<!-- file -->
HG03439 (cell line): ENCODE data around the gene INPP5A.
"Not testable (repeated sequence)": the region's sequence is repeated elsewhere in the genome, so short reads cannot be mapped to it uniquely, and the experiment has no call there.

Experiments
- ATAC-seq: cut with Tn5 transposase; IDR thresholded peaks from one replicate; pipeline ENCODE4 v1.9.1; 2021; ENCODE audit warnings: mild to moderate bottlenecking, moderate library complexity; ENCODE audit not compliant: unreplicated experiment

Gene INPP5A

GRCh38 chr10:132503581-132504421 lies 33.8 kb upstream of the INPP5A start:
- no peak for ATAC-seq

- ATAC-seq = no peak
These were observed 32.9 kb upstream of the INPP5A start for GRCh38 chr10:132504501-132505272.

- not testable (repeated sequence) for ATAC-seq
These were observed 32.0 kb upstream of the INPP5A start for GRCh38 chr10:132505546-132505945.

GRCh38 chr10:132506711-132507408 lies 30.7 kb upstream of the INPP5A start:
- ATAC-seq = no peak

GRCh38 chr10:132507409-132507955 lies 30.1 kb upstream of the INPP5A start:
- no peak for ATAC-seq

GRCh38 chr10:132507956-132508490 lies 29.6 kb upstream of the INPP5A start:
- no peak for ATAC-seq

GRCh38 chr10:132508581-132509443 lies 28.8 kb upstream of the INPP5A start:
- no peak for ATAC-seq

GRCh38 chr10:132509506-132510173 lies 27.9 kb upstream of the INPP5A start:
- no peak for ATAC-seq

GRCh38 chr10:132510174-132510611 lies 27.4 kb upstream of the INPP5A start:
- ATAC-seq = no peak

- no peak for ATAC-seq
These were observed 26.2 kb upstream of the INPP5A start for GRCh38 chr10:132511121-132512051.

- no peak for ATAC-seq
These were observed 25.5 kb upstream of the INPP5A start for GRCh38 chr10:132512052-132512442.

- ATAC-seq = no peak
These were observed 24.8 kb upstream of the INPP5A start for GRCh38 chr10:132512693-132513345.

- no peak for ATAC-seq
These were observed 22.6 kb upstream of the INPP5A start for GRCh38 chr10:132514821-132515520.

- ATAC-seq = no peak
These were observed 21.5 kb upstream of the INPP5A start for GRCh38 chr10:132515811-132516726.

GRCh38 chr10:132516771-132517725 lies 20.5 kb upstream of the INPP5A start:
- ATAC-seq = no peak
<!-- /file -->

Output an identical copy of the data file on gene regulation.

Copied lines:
HG03439 (cell line): ENCODE data around the gene INPP5A.
"Not testable (repeated sequence)": the region's sequence is repeated elsewhere in the genome, so short reads cannot be mapped to it uniquely, and the experiment has no call there.

Experiments
- ATAC-seq: cut with Tn5 transposase; IDR thresholded peaks from one replicate; pipeline ENCODE4 v1.9.1; 2021; ENCODE audit warnings: mild to moderate bottlenecking, moderate library complexity; ENCODE audit not compliant: unreplicated experiment

Gene INPP5A

GRCh38 chr10:132503581-132504421 lies 33.8 kb upstream of the INPP5A start:
- no peak for ATAC-seq

- ATAC-seq = no peak
These were observed 32.9 kb upstream of the INPP5A start for GRCh38 chr10:132504501-132505272.

- not testable (repeated sequence) for ATAC-seq
These were observed 32.0 kb upstream of the INPP5A start for GRCh38 chr10:132505546-132505945.

GRCh38 chr10:132506711-132507408 lies 30.7 kb upstream of the INPP5A start:
- ATAC-seq = no peak

GRCh38 chr10:132507409-132507955 lies 30.1 kb upstream of the INPP5A start:
- no peak for ATAC-seq

GRCh38 chr10:132507956-132508490 lies 29.6 kb upstream of the INPP5A start:
- no peak for ATAC-seq

GRCh38 chr10:132508581-132509443 lies 28.8 kb upstream of the INPP5A start:
- no peak for ATAC-seq

GRCh38 chr10:132509506-132510173 lies 27.9 kb upstream of the INPP5A start:
- no peak for ATAC-seq

GRCh38 chr10:132510174-132510611 lies 27.4 kb upstream of the INPP5A start:
- ATAC-seq = no peak

- no peak for ATAC-seq
These were observed 26.2 kb upstream of the INPP5A start for GRCh38 chr10:132511121-132512051.

- no peak for ATAC-seq
These were observed 25.5 kb upstream of the INPP5A start for GRCh38 chr10:132512052-132512442.

- ATAC-seq = no peak
These were observed 24.8 kb upstream of the INPP5A start for GRCh38 chr10:132512693-132513345.

- no peak for ATAC-seq
These were observed 22.6 kb upstream of the INPP5A start for GRCh38 chr10:132514821-132515520.

- ATAC-seq = no peak
These were observed 21.5 kb upstream of the INPP5A start for GRCh38 chr10:132515811-132516726.

GRCh38 chr10:132516771-132517725 lies 20.5 kb upstream of the INPP5A start:
- ATAC-seq = no peak